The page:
Kim Stanley Robinson has an op-ed in the Washington Times on Why we should go into space
One of the best reasons:
Another good reason for a vigorous space program is the immense potential of space-based solar power. This would entail infrastructure-building with a vengeance, but investing in a system of orbiting solar power collectors — and ground stations to receive that power — could stimulate the economy, much like building interstate freeways did in the 1950s. And gathering the sun’s energy in space and beaming it down maximizes the harvest while minimizing the effects on the Earth.
My friend Scott and I have discussed this idea in depth. It’s an ambitious goal and project–and one worthy of the U.S. to tackle.
Let’s do it.
Apollo 11 took off, arrived at the Moon and returned to Earth more than two years before I was born.
In fact, I was born 14 months before Apollo 17, the final Apollo Manned Mission to the Moon. I was born within the window of manned missions to the Moon, but only by that margin. My younger brother Michael was born after we had stopped going to the Moon entirely.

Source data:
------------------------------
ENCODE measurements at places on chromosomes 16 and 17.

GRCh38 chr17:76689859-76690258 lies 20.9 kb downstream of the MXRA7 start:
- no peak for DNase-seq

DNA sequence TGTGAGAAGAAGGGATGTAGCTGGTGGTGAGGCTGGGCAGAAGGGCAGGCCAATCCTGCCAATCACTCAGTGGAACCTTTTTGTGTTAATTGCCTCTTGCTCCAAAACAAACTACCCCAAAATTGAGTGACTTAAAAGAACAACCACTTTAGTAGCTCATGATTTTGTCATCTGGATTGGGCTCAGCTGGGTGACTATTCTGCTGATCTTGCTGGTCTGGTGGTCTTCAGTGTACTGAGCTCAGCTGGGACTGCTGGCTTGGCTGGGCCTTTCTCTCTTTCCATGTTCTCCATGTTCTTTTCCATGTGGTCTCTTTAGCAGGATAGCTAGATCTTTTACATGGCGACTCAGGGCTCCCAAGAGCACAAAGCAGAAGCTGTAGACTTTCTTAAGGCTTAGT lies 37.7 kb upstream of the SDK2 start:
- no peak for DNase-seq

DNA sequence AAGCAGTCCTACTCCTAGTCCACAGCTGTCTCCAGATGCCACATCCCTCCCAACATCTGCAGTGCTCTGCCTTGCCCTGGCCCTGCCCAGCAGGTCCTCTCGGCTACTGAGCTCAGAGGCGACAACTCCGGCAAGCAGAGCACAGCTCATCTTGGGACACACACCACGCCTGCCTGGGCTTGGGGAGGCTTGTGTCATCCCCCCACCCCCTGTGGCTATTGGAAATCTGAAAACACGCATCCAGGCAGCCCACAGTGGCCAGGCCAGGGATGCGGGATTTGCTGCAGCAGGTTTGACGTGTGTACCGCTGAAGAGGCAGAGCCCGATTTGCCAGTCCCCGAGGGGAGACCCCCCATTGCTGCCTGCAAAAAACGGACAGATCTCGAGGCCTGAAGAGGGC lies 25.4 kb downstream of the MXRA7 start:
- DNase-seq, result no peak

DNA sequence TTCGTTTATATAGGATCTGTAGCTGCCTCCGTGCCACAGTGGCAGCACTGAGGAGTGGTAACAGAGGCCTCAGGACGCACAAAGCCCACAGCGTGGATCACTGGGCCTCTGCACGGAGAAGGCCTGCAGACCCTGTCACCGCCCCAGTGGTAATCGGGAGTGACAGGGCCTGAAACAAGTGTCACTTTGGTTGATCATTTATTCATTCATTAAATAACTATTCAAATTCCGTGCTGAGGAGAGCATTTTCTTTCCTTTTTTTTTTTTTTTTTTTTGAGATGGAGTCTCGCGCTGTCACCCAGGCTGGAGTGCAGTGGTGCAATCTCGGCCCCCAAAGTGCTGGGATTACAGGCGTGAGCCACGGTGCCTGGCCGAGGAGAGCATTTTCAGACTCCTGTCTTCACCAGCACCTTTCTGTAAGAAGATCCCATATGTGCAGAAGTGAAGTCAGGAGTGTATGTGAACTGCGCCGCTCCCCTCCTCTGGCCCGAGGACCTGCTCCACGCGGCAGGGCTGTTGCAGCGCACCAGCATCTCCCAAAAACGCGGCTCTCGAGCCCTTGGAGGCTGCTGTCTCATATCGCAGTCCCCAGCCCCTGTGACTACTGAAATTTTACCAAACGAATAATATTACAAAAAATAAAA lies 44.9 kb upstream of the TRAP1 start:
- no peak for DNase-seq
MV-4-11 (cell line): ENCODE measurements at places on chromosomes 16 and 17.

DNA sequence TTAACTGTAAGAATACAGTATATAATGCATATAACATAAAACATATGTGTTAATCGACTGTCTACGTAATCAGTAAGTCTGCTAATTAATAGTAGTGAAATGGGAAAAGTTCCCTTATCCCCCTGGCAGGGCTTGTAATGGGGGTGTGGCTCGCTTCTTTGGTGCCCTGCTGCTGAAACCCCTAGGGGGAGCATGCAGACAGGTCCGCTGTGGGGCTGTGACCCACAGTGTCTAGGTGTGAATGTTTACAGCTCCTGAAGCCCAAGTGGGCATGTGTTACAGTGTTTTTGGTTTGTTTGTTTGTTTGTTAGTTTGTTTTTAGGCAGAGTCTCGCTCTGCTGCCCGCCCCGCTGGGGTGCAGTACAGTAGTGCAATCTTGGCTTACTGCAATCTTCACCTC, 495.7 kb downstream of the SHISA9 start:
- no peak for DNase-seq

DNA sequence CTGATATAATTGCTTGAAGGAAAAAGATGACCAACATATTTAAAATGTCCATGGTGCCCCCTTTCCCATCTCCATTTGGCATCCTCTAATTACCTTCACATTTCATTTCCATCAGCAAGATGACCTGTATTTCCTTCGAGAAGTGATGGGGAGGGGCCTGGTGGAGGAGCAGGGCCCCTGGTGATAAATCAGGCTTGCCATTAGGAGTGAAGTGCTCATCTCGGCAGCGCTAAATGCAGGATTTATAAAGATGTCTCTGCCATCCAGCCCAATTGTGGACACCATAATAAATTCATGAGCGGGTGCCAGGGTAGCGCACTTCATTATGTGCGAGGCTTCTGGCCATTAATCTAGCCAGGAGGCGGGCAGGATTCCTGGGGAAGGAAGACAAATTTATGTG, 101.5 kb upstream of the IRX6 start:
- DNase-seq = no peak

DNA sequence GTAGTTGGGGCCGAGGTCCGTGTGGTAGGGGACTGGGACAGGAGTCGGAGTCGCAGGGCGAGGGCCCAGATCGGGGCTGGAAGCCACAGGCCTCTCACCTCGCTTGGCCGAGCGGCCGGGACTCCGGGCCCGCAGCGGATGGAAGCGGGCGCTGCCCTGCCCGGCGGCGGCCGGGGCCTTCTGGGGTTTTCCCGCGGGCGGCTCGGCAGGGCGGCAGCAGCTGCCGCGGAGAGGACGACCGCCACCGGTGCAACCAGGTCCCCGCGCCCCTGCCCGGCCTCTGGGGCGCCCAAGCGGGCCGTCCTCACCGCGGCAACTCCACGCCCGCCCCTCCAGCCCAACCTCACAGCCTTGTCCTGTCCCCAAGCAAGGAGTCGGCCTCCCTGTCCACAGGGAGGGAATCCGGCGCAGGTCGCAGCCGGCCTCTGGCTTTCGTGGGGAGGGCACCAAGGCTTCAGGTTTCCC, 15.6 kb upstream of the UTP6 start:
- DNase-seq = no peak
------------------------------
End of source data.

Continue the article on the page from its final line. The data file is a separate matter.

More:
A damned shame. I am aware of the costs, dangers, and the technical problems with “sending monkeys into space”. Yes, many of the things in space can be done more cheaply and easily with robots than humans.
Still the emotional content matters. And a human can do things no robot can. A human can show judgment and do things off of the mission plan. Notice things. Discover things.
“Man’s destiny lies in the Stars” –Arthur Clarke.
And, to quote Jodie Foster in Contact, if we never went back, it would be an awful waste of Space.
Shorter Adam Roberts on the Hugos
Shorter Adam Roberts:
Dear Hugo voters and nominators:
Your taste sucks
It seems he is not a fan of the Star Trek movie reboot, either..
I went to see Harry Potter and the Half Blood Prince today.
Continue reading Harry Potter and the Half Blood Prince
National Geographic’s august issue is going to feature Yellowstone National Park.
They already have an online version of their article “When Yellowstone Explodes”.
You all know, having visited Yellowstone twice (and plans to do so in future), I will be picking up this issue.
Cronkite’s reign and influence, of course, came before my time. He retired from the CBS Evening news when I was a child of 10, and so I wasn’t really exposed to his full power, trust, and authority.
I do recall that he did a voiceover for the movie Apollo 13, and the anchor on the miniseries V was suspiciously Cronkitian in his diction as he explained the events revolving around the contact with the Visitors.